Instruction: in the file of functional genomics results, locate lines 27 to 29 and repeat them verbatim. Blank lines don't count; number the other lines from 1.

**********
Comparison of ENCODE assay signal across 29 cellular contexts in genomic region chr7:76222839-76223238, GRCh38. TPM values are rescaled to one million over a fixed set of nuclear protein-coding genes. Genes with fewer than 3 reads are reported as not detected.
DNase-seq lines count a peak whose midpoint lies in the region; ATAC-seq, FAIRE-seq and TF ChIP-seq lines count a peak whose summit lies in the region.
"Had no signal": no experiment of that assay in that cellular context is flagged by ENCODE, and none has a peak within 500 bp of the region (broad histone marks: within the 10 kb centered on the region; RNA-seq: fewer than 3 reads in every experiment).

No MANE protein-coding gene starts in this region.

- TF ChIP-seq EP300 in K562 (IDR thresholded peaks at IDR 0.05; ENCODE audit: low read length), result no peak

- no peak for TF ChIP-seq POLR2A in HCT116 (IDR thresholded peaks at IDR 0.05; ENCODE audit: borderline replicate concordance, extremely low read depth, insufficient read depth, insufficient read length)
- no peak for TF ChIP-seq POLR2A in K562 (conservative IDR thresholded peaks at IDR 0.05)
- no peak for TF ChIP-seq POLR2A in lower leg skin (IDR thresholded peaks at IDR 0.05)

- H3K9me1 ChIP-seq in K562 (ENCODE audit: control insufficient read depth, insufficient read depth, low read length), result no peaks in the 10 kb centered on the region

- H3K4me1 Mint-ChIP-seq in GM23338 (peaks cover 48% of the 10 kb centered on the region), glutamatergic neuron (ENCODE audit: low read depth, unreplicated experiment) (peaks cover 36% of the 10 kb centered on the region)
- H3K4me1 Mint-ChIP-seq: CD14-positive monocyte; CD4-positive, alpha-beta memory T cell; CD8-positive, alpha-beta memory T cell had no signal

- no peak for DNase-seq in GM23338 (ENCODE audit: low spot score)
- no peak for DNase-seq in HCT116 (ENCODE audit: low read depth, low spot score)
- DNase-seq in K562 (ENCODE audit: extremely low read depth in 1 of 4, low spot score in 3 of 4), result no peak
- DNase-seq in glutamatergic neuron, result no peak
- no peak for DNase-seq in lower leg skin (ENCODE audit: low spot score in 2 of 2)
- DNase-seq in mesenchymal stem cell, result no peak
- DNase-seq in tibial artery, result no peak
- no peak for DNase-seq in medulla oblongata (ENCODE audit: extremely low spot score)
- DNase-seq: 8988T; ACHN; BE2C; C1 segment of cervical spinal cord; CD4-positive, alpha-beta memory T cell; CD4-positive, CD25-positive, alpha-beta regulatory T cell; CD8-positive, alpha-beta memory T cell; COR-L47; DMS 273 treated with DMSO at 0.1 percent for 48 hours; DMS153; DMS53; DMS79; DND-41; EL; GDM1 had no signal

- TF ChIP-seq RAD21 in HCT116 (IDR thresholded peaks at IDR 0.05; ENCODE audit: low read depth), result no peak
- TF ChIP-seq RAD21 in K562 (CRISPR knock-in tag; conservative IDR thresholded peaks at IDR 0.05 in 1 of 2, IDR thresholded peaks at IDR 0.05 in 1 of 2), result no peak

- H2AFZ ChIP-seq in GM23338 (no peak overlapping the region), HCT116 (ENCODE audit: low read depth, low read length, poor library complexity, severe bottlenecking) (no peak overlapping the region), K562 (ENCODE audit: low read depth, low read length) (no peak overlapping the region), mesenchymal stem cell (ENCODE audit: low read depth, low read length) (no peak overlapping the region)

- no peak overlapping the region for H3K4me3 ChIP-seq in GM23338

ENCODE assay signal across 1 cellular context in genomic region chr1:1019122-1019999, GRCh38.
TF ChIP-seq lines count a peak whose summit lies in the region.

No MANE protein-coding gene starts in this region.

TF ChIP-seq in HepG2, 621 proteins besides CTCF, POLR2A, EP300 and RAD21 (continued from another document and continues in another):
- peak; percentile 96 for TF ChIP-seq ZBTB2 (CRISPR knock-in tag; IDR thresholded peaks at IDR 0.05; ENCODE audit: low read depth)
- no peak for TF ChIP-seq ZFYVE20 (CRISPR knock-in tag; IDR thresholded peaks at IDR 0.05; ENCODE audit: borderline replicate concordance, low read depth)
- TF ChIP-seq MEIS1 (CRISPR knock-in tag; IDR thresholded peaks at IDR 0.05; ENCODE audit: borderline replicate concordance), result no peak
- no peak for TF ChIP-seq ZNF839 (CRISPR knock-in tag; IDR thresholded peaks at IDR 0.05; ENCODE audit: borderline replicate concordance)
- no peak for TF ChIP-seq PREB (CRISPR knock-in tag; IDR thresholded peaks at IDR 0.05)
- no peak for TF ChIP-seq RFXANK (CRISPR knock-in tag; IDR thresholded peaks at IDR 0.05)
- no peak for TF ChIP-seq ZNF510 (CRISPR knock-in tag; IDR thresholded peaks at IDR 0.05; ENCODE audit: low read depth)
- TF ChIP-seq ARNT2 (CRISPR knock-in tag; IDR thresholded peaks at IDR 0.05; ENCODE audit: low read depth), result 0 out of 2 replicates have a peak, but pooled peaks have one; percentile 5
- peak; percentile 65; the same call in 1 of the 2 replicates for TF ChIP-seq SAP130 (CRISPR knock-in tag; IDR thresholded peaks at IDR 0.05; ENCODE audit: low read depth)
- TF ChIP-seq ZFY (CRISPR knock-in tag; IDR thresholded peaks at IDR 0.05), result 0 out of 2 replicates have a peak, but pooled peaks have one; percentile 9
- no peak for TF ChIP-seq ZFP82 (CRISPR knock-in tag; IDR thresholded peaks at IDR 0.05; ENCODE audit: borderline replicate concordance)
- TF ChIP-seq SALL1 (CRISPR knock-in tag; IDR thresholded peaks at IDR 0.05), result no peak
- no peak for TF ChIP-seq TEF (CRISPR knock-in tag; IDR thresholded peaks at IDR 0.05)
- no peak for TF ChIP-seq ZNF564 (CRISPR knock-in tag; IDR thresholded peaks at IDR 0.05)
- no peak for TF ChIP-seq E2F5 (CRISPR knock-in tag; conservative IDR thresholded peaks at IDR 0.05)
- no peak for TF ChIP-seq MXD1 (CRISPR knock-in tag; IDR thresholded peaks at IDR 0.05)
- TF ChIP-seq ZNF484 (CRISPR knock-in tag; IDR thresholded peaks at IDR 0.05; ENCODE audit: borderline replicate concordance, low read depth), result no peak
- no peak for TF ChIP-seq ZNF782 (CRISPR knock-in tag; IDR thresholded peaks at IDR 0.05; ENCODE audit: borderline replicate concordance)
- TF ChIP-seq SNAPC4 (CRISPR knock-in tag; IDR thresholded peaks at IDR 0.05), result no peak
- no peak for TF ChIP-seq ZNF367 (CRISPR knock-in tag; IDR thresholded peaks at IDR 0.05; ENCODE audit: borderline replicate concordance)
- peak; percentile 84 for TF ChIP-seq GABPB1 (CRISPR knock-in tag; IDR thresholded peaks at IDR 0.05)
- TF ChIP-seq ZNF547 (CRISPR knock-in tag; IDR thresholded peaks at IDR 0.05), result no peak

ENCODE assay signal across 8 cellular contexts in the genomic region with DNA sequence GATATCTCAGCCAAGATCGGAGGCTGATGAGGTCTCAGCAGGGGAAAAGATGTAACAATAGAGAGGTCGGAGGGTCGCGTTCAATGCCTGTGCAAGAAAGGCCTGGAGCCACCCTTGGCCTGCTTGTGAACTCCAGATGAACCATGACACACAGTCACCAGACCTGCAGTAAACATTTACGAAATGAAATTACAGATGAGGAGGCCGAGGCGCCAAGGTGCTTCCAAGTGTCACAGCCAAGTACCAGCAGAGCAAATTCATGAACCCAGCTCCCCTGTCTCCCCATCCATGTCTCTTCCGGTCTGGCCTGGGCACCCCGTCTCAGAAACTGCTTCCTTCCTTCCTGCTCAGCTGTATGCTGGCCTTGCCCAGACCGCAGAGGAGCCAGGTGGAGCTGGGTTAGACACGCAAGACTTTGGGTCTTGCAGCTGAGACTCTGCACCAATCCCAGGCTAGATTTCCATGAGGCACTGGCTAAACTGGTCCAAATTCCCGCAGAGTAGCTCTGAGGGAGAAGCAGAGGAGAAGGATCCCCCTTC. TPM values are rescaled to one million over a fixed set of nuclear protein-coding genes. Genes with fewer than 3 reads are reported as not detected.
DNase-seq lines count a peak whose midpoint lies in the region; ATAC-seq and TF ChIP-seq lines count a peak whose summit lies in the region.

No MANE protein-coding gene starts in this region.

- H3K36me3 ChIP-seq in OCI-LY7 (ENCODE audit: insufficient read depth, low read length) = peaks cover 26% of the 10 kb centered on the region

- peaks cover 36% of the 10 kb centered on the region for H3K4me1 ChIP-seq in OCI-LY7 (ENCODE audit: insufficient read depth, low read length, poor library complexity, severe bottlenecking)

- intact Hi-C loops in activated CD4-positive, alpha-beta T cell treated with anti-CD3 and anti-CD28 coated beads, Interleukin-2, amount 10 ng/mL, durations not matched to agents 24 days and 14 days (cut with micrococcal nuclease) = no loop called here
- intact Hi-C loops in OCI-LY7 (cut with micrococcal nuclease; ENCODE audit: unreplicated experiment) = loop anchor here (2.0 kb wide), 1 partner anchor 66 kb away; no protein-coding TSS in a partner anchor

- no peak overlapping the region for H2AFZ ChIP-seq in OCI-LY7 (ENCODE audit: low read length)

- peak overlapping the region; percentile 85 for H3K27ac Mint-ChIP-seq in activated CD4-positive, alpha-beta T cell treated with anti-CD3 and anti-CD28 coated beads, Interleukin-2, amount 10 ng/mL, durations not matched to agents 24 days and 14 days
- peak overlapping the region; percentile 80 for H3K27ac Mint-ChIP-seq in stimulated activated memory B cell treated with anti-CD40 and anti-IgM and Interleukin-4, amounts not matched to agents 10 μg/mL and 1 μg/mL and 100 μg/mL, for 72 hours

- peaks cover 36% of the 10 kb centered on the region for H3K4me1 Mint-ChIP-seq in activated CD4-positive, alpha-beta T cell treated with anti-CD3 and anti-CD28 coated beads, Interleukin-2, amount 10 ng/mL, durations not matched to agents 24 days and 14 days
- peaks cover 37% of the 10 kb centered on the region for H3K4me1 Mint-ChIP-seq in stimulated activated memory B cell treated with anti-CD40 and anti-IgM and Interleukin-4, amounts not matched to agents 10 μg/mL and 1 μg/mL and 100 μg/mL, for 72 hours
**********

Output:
No MANE protein-coding gene starts in this region.

TF ChIP-seq in HepG2, 621 proteins besides CTCF, POLR2A, EP300 and RAD21 (continued from another document and continues in another):
- peak; percentile 96 for TF ChIP-seq ZBTB2 (CRISPR knock-in tag; IDR thresholded peaks at IDR 0.05; ENCODE audit: low read depth)